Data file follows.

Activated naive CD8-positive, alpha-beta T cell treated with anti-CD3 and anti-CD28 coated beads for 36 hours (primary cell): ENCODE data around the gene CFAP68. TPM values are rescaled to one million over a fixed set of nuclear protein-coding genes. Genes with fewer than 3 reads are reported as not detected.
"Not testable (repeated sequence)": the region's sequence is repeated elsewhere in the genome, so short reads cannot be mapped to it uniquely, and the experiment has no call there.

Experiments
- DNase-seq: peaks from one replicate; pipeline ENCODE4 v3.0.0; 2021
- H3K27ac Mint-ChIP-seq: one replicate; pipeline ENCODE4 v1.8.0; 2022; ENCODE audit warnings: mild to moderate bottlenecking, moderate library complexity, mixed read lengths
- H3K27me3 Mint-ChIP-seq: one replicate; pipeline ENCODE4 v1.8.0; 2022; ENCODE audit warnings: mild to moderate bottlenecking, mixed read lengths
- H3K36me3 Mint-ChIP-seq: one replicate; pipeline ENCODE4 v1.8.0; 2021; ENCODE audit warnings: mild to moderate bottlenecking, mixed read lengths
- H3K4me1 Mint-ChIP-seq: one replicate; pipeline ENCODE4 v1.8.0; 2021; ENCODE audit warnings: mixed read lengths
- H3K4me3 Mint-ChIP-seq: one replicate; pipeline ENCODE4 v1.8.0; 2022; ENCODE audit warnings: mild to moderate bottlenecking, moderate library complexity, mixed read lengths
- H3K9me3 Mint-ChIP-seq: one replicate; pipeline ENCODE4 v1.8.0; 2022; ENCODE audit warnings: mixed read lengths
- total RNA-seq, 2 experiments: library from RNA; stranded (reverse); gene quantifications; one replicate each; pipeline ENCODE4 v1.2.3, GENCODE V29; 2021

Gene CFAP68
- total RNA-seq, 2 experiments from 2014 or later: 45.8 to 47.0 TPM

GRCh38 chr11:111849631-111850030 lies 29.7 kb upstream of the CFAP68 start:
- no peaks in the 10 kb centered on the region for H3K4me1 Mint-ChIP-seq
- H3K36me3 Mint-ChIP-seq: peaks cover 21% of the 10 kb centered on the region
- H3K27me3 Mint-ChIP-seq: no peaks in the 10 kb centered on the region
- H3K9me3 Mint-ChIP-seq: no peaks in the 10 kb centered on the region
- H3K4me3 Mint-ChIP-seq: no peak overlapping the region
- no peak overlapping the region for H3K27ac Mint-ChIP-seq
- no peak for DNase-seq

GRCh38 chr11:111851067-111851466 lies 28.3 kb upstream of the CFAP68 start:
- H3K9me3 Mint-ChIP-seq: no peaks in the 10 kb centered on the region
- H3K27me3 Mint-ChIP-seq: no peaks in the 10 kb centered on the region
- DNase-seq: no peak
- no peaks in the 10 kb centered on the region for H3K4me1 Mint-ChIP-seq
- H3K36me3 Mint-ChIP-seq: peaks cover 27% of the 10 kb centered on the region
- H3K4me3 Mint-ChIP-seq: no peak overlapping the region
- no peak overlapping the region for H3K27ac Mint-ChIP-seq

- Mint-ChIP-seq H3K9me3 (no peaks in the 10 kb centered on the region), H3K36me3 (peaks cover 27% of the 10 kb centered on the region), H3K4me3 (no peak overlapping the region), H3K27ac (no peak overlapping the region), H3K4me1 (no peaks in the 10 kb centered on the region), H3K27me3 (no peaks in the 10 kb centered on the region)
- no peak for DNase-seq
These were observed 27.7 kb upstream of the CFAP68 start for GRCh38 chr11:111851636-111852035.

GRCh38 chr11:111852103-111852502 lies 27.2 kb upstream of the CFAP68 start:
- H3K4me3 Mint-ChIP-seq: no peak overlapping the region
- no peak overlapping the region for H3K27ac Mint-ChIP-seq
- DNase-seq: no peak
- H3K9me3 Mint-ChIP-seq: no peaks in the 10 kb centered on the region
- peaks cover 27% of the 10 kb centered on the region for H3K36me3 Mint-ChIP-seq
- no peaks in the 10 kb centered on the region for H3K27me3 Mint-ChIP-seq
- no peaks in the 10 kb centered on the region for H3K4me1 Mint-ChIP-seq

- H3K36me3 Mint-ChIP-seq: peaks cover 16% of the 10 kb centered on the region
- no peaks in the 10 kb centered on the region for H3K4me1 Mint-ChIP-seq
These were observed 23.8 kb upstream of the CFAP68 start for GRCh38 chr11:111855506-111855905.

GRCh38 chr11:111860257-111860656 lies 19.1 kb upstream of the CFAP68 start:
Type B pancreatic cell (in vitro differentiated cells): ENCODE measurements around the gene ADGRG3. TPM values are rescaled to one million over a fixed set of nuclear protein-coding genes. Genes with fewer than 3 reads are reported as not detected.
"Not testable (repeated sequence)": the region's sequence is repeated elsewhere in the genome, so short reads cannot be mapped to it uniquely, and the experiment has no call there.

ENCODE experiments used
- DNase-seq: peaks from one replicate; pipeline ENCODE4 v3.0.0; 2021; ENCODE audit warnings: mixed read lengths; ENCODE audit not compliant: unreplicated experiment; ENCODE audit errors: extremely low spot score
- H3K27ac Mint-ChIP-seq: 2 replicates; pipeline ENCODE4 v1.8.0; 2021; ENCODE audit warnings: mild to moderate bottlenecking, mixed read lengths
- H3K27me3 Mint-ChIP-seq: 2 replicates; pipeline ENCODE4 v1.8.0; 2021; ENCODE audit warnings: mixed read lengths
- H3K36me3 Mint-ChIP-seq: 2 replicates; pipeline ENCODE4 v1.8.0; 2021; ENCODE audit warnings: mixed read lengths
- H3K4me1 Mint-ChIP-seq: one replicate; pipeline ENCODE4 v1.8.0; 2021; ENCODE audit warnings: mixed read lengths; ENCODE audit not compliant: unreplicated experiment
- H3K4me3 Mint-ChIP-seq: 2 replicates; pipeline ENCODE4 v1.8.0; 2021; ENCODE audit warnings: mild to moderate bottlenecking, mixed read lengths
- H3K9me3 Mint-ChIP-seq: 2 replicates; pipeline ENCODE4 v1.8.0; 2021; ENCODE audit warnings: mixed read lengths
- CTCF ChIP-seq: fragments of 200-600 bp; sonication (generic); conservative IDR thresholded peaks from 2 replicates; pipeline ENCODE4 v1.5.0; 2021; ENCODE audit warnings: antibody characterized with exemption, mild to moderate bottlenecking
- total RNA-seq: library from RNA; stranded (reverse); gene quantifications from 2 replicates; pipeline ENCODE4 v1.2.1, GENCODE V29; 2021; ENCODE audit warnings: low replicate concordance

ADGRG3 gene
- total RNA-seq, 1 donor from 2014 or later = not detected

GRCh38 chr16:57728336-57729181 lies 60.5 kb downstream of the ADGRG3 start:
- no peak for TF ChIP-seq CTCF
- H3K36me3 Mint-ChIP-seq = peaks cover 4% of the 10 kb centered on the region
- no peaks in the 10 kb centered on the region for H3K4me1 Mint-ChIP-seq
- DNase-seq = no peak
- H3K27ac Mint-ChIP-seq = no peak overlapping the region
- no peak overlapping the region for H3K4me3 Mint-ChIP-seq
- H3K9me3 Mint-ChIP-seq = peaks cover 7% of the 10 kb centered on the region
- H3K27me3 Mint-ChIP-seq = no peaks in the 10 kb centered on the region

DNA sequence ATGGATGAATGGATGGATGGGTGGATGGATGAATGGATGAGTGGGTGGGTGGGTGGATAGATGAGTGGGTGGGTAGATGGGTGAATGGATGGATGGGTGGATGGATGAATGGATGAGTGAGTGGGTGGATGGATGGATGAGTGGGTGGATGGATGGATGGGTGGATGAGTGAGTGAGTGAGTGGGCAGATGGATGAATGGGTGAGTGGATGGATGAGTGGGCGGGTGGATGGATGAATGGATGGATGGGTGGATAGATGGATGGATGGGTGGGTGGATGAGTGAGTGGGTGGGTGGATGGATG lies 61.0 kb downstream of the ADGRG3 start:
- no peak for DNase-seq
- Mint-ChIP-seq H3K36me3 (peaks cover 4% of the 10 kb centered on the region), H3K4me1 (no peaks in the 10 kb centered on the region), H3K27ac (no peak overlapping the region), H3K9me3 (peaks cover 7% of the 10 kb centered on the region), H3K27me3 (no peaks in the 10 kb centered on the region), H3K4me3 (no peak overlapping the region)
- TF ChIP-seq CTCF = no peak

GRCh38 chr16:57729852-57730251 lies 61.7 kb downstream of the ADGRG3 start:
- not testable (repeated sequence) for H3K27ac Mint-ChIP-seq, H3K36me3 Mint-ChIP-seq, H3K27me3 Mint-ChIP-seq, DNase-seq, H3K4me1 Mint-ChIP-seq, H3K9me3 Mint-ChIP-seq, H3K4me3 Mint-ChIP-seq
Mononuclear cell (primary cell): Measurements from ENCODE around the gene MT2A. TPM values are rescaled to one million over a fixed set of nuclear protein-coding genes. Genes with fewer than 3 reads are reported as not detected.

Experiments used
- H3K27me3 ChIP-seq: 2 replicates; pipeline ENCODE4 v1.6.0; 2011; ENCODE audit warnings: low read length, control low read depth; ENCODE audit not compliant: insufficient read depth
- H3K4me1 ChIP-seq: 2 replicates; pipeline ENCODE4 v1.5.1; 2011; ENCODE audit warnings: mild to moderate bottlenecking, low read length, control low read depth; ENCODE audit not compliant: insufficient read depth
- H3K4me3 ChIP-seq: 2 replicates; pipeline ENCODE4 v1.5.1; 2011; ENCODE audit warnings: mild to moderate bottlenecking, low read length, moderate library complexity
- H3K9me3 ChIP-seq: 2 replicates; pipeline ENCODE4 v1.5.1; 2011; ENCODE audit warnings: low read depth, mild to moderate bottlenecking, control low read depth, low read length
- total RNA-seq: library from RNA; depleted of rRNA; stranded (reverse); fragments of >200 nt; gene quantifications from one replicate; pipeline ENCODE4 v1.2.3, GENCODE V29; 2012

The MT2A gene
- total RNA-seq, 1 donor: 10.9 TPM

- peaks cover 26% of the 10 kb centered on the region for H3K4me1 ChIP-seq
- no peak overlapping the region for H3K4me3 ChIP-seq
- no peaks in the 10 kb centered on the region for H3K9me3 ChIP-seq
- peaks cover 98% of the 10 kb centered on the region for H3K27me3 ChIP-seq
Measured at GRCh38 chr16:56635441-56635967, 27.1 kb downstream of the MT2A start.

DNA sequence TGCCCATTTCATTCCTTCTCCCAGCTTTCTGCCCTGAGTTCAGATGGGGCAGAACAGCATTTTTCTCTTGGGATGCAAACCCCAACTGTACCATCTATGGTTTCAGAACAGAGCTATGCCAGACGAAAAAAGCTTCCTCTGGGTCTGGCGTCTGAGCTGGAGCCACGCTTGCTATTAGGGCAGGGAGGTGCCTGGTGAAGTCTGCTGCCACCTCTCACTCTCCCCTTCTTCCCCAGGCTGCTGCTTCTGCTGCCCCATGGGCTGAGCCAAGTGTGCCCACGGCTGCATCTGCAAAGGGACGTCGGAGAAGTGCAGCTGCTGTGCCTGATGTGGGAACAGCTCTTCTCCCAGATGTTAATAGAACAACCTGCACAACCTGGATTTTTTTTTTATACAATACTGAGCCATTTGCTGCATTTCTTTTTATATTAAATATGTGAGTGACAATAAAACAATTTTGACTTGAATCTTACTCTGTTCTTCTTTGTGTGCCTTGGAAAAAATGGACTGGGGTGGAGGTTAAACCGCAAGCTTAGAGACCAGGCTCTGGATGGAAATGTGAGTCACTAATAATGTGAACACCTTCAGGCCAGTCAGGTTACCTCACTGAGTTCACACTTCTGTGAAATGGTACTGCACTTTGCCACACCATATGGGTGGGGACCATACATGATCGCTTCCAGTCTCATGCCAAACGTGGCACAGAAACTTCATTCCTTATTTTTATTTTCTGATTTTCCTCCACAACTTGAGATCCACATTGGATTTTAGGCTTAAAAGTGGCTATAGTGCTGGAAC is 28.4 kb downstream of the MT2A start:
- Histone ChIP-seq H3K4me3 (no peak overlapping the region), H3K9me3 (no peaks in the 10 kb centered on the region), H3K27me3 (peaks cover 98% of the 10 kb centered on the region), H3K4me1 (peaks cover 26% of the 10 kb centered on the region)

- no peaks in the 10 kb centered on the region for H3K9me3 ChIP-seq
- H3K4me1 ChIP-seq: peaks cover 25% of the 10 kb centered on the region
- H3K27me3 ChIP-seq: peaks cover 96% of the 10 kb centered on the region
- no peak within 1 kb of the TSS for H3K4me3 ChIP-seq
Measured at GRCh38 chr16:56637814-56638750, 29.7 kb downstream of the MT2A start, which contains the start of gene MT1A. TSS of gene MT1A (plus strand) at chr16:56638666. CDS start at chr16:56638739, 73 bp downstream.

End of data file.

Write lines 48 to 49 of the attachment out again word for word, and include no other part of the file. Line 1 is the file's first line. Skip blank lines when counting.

- DNase-seq: peaks from one replicate; pipeline ENCODE4 v3.0.0; 2021; ENCODE audit warnings: mixed read lengths; ENCODE audit not compliant: unreplicated experiment; ENCODE audit errors: extremely low spot score
- H3K27ac Mint-ChIP-seq: 2 replicates; pipeline ENCODE4 v1.8.0; 2021; ENCODE audit warnings: mild to moderate bottlenecking, mixed read lengths